Iyer, Sorey, Crump Rekindle Bonds at Chicago’s Constellation

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Pianist Vijay Iyer, shown here in a publicity photo, performed with bassist Stephan Crump and drummer Tyshawn Sorey at Chicago’s Constellation on July 1.

(Photo: Lena Adasheva)

Pianist Vijay Iyer typically tours with his trio of bassist Stephan Crump and drummer Marcus Gilmore, but his July 1 stop at Chicago’s progressive music venue Constellation featured different, though equally talented, personnel.

In 2003, the quartet of Iyer, Crump, saxophonist Rudresh Mahanthappa and drummer Tyshawn Sorey released Blood Sutra (Pi). While Mahanthappa wasn’t at Constellation, the accompanying trio played a mesmerizing set, focusing on music from the album.

The concert was an extensive affair, comprising two nearly 40-minute blocks of music and a 15-minute jam. But the trio consistently found ways to keep the audience engaged. As they segued from piece to piece, they let the energy from the preceding tune carry over to the next, leaving little room for applause. Save for a few moments, each musician played for the duration of the concert, making for a dense group sound. Still, the atmosphere felt spacious, and the musicians allowed the music to breathe.

Even within such a structured environment, the trio impressed with its ability to play freely and experimentally. Each musician seemed deeply focused on his own ideas, yet still acutely attuned to his fellow bandmates. The effect was similar to a collaborative painting—each musician used his own palette, while also sharing some of the colors with the band.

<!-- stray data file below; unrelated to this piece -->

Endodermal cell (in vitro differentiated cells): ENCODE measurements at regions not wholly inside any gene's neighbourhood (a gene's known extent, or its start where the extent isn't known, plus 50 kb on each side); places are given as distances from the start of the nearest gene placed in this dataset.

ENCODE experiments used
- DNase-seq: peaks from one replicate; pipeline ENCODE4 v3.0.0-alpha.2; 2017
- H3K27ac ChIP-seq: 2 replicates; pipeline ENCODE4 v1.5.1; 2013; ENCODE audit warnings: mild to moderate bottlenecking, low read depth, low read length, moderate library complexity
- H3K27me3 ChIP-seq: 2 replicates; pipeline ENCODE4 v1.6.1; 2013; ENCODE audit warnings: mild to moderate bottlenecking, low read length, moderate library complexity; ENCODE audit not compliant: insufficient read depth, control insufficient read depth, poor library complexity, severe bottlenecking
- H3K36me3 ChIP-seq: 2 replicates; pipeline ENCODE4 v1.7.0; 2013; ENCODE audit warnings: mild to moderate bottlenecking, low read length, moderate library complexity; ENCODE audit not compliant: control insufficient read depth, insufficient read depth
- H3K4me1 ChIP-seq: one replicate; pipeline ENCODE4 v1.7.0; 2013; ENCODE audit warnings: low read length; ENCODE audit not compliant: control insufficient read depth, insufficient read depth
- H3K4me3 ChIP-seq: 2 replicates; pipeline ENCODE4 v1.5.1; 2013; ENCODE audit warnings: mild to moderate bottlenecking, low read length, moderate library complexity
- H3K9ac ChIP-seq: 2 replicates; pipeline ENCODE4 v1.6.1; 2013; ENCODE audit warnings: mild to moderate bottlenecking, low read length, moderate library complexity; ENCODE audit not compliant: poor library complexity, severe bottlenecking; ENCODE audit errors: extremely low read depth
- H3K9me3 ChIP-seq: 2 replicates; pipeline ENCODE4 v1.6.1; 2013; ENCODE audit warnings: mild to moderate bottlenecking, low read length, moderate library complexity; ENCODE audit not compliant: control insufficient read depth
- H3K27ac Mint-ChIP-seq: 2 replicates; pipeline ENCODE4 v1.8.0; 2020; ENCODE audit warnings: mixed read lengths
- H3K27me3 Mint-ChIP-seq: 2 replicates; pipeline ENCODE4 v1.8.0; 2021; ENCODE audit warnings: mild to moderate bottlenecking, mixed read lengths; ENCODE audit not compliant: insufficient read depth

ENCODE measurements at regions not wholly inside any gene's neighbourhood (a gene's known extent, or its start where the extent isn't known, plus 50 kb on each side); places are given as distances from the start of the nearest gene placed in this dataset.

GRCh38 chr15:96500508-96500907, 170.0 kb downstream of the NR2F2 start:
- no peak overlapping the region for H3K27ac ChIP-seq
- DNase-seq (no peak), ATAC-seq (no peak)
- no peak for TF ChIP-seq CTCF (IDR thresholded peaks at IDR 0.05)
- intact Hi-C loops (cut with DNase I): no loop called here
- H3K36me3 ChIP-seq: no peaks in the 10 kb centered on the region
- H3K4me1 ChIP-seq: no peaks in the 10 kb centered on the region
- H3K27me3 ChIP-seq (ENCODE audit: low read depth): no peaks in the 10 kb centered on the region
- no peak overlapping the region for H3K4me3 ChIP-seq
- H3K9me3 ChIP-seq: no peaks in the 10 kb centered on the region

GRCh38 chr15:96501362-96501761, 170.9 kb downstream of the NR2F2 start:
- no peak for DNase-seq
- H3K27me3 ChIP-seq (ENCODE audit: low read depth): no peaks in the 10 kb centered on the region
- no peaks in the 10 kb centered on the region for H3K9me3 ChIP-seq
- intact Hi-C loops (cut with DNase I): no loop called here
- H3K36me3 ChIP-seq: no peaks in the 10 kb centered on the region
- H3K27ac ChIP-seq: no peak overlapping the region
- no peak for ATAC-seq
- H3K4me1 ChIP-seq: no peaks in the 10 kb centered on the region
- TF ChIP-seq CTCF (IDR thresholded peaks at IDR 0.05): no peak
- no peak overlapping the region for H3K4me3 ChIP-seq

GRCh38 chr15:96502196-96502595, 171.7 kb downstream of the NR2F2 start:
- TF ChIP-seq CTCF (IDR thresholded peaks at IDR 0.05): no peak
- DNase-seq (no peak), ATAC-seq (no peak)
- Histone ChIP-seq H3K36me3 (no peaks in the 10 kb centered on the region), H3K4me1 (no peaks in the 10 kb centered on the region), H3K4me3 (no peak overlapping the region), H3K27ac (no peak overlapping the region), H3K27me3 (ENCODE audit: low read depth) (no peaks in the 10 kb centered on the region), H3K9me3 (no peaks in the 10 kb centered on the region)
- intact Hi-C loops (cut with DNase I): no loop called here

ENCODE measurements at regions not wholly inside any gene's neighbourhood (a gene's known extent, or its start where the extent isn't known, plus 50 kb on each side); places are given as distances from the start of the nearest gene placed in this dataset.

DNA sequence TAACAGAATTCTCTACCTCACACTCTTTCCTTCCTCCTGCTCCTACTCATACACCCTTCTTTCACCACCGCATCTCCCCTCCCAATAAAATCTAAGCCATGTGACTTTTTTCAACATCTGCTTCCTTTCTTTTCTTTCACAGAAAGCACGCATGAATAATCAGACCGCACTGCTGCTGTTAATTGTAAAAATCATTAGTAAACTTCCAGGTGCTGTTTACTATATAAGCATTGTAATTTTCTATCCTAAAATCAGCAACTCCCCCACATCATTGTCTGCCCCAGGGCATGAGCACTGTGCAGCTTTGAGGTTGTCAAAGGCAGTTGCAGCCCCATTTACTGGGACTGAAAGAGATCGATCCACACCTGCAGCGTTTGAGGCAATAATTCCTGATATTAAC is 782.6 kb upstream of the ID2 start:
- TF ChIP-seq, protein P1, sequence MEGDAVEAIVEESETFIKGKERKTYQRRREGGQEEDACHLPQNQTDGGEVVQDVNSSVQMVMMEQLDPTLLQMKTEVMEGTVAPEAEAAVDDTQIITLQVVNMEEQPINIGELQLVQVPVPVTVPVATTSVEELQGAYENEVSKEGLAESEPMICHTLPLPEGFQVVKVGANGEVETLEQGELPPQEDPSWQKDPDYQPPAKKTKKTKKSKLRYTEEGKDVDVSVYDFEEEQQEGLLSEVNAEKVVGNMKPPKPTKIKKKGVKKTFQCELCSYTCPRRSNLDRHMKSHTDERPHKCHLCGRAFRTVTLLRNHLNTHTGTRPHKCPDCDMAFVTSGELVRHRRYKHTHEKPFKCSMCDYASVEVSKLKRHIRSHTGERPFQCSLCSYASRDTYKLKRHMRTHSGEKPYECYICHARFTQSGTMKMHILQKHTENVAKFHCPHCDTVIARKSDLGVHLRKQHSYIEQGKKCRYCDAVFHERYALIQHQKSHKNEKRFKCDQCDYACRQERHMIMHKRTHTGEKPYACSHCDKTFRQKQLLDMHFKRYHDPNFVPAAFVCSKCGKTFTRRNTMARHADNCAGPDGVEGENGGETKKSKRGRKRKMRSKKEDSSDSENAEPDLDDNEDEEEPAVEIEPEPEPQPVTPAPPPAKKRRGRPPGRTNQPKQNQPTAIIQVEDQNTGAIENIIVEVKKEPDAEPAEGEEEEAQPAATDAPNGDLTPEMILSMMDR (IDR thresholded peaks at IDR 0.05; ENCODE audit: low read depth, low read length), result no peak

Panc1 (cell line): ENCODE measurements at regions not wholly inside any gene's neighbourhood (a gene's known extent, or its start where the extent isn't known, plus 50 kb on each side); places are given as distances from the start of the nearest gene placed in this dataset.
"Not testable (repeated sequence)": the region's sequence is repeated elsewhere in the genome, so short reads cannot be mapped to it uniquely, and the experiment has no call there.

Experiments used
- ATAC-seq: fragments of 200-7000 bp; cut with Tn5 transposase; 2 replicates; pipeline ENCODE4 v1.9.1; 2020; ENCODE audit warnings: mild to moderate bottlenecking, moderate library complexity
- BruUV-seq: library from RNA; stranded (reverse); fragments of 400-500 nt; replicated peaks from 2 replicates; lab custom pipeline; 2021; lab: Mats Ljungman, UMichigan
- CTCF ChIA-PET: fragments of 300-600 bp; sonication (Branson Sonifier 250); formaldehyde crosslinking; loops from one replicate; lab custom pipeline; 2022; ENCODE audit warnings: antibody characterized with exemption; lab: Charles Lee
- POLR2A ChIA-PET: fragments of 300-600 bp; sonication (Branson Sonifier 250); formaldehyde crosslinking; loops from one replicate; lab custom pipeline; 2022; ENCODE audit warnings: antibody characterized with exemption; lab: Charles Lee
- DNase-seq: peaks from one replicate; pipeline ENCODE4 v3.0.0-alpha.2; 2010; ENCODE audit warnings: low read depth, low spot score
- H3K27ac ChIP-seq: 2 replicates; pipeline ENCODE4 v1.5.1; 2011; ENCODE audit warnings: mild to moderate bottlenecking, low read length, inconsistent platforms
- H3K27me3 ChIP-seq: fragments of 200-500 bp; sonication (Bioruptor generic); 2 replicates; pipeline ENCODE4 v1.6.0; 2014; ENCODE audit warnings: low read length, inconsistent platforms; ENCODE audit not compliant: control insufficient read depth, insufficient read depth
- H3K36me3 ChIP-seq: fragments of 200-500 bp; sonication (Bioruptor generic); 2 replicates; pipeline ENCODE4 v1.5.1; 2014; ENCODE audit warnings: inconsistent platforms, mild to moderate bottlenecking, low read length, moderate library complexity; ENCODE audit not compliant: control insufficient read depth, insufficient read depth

Part of what made this particular group so hypnotizing was the ways it challenged traditional notions about the piano trio. Iyer’s piano wasn’t merely providing the melody and harmony; the bass wasn’t always walking and the drums were certainly not just keeping time. Rather, the three musicians met on a common ground, collectively improvising.

Iyer—who topped the Jazz Artist category in the 2016 DownBeat Critics Poll—often played simply and rhythmically, hanging onto ideas for a long time and creating a kind of minimalism. Crump focused as much on melody as he did on groove. Sorey was also extremely melodic, echoing phrases by Iyer and Crump. During the moments when the drummer took charge, Iyer kept time on the piano with dense, looped figures.

Beyond their outstanding musicianship, the three members had a shared mindset, exhibiting a strong sense of trust. With these attributes, they could let go of the reins a bit and go where the momentum took them.

Throughout the set, the music always felt like it was going somewhere, but the trio kept the audience guessing as to where. Sometimes the destination would be an intensely loud groove; other times, a delicate dialog.

Despite the program’s highly cerebral feel, it didn’t lack for soul or emotion. Here was a trio in which meticulous technique did not overshadow pure passion.

After reintroducing the trio before the last piece, Iyer complimented the audience saying, “I can hear you listening, you sound good.” It was true; the audience at Constellation was intently focused throughout, most likely due to the energy the musicians created on stage. We can only hope the trio will release another album together featuring this kind of vitality.